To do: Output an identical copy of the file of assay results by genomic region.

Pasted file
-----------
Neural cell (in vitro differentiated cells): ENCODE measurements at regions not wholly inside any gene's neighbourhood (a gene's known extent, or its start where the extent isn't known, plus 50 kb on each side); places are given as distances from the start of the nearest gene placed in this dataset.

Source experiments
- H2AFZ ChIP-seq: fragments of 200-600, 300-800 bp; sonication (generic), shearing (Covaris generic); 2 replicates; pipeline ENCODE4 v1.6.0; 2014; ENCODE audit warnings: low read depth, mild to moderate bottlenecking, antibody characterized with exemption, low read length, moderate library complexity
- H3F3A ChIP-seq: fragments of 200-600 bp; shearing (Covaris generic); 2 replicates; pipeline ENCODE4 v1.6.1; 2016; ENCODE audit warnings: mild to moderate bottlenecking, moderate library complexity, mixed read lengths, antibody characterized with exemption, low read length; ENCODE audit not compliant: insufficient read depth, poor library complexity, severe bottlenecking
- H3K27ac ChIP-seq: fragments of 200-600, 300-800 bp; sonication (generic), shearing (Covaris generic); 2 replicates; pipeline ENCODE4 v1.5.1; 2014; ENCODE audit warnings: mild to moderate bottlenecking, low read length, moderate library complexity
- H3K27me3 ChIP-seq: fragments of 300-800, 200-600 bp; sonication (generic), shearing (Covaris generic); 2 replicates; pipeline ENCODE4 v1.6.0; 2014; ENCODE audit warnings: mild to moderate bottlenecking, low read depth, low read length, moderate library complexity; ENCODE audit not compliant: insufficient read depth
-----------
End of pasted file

Neural cell (in vitro differentiated cells): ENCODE measurements at regions not wholly inside any gene's neighbourhood (a gene's known extent, or its start where the extent isn't known, plus 50 kb on each side); places are given as distances from the start of the nearest gene placed in this dataset.

Source experiments
- H2AFZ ChIP-seq: fragments of 200-600, 300-800 bp; sonication (generic), shearing (Covaris generic); 2 replicates; pipeline ENCODE4 v1.6.0; 2014; ENCODE audit warnings: low read depth, mild to moderate bottlenecking, antibody characterized with exemption, low read length, moderate library complexity
- H3F3A ChIP-seq: fragments of 200-600 bp; shearing (Covaris generic); 2 replicates; pipeline ENCODE4 v1.6.1; 2016; ENCODE audit warnings: mild to moderate bottlenecking, moderate library complexity, mixed read lengths, antibody characterized with exemption, low read length; ENCODE audit not compliant: insufficient read depth, poor library complexity, severe bottlenecking
- H3K27ac ChIP-seq: fragments of 200-600, 300-800 bp; sonication (generic), shearing (Covaris generic); 2 replicates; pipeline ENCODE4 v1.5.1; 2014; ENCODE audit warnings: mild to moderate bottlenecking, low read length, moderate library complexity
- H3K27me3 ChIP-seq: fragments of 300-800, 200-600 bp; sonication (generic), shearing (Covaris generic); 2 replicates; pipeline ENCODE4 v1.6.0; 2014; ENCODE audit warnings: mild to moderate bottlenecking, low read depth, low read length, moderate library complexity; ENCODE audit not compliant: insufficient read depth